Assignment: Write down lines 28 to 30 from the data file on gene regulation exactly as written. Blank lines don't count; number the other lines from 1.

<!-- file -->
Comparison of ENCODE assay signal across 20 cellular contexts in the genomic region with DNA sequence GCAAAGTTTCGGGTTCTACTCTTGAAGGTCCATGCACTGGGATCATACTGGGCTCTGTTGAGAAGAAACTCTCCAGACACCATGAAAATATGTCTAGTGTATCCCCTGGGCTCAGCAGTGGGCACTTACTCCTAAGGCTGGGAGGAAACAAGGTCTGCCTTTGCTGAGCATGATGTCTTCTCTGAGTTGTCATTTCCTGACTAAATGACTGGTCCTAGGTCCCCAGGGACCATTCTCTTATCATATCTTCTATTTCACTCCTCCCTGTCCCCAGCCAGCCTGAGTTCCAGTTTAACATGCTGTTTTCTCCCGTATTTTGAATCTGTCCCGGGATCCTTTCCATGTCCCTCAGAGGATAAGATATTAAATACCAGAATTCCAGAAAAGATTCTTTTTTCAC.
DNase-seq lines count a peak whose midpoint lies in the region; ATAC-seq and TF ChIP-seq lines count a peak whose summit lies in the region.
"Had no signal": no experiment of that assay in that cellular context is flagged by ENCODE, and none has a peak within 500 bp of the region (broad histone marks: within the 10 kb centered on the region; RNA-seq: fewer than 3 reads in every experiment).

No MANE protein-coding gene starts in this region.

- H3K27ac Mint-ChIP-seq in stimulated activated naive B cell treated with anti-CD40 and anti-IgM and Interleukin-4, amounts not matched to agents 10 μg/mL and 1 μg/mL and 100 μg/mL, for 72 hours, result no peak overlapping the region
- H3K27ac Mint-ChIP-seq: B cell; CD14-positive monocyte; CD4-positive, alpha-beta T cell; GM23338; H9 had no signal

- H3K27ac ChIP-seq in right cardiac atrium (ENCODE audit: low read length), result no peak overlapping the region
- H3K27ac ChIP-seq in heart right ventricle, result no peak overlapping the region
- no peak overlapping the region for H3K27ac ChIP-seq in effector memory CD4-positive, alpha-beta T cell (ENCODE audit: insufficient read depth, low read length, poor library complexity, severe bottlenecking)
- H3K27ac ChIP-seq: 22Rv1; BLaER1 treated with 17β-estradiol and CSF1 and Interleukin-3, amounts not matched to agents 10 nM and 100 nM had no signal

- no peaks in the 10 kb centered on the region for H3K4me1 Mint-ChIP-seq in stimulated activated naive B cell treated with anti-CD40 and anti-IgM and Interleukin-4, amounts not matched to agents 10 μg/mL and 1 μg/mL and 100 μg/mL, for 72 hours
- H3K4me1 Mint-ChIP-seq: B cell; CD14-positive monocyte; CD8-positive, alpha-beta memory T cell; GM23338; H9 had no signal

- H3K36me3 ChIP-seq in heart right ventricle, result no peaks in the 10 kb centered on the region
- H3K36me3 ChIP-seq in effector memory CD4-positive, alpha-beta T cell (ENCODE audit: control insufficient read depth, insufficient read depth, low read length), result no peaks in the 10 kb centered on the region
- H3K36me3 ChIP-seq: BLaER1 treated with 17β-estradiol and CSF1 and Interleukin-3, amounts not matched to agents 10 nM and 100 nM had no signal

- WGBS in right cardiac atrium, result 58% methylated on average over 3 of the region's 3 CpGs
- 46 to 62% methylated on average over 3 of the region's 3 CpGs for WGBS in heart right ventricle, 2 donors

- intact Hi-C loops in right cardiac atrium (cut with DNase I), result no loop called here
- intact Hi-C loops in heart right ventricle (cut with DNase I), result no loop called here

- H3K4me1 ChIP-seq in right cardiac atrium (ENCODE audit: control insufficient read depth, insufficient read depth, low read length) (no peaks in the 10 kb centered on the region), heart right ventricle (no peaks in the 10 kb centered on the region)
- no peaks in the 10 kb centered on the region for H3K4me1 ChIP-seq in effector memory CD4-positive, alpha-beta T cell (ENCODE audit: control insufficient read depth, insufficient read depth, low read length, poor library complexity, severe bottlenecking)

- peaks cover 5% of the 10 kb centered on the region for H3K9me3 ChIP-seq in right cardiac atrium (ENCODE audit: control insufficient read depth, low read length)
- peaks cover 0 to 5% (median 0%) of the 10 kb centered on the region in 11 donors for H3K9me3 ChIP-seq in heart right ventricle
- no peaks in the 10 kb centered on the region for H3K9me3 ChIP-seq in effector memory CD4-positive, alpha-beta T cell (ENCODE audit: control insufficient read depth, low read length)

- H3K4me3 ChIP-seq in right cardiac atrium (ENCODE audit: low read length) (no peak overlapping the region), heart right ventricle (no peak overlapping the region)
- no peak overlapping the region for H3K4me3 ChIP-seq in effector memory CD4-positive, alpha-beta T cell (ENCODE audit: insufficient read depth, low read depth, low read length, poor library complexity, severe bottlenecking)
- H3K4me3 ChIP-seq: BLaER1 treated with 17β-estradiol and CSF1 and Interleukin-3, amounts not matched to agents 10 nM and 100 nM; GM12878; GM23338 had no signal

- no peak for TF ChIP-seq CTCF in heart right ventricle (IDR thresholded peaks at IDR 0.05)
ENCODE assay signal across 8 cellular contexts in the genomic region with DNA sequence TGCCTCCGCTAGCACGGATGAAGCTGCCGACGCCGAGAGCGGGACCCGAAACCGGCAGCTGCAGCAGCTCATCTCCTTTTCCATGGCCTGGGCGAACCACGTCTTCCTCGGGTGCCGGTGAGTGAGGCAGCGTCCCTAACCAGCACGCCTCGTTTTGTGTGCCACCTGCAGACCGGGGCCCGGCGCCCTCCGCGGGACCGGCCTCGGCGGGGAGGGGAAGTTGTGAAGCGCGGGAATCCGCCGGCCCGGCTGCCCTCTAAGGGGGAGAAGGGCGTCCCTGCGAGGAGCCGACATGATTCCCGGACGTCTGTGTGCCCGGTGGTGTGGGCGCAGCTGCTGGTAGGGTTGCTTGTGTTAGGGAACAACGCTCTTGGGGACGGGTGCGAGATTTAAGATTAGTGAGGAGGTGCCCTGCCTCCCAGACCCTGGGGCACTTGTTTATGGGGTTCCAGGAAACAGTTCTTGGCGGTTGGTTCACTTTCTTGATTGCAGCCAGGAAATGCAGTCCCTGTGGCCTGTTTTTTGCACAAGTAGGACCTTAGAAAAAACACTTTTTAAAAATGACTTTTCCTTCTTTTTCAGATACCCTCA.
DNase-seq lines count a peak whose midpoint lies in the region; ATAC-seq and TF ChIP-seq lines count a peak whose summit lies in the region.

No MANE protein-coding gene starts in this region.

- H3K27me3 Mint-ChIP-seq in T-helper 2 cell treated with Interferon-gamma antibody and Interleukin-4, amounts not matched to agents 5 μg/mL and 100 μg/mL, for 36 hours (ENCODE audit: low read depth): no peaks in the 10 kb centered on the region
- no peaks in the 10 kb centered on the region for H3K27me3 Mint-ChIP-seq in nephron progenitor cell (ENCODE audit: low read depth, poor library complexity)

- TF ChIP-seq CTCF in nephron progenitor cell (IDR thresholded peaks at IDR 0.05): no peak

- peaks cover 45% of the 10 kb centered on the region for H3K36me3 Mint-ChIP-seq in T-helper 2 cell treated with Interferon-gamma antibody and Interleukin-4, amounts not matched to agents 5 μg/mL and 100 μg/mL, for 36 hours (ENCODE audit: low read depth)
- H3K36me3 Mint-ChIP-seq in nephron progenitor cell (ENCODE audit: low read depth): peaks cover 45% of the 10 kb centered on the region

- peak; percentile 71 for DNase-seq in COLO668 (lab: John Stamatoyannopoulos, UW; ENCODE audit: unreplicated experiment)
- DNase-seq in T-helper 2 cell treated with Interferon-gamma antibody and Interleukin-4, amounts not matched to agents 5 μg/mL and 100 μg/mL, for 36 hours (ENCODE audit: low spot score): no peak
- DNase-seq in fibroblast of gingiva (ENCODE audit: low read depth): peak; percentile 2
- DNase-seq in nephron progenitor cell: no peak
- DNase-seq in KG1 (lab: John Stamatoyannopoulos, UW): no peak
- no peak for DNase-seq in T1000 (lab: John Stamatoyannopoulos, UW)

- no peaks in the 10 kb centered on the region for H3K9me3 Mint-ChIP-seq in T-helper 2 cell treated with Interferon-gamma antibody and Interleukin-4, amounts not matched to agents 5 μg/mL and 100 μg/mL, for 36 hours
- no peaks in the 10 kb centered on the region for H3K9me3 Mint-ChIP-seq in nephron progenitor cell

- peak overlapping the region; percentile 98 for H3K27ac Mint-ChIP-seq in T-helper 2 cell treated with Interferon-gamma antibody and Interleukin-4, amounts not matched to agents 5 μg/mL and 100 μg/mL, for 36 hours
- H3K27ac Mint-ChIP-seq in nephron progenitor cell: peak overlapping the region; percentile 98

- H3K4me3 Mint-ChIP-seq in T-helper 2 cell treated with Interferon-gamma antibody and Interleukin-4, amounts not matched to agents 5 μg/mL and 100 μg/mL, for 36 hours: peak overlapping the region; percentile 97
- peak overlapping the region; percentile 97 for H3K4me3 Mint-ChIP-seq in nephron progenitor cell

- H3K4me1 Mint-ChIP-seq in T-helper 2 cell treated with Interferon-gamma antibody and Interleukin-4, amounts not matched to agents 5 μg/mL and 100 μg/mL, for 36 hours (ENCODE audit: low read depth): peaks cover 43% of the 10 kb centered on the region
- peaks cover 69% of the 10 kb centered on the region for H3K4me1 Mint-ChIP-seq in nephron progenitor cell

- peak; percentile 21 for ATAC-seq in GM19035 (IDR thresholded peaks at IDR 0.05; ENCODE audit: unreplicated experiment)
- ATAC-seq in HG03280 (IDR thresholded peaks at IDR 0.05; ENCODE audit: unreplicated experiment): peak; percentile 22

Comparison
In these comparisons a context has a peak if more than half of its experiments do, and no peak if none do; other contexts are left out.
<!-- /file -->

- no peak for TF ChIP-seq CTCF in heart right ventricle (IDR thresholded peaks at IDR 0.05)
ENCODE assay signal across 8 cellular contexts in the genomic region with DNA sequence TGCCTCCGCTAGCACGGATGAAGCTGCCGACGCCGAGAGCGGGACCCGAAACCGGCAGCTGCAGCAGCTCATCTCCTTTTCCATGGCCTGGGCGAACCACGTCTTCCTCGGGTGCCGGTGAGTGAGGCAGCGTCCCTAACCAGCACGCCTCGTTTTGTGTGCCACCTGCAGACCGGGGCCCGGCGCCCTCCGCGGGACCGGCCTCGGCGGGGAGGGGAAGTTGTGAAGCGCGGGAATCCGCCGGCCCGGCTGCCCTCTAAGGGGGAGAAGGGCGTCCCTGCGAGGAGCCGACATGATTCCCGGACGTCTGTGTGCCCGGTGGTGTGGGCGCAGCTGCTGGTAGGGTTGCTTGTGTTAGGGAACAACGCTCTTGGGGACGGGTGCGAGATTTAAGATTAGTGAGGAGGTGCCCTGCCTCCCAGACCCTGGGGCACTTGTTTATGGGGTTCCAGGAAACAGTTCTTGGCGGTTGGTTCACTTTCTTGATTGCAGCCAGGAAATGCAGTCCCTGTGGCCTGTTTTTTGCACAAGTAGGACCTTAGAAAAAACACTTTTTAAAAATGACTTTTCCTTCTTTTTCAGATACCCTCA.
DNase-seq lines count a peak whose midpoint lies in the region; ATAC-seq and TF ChIP-seq lines count a peak whose summit lies in the region.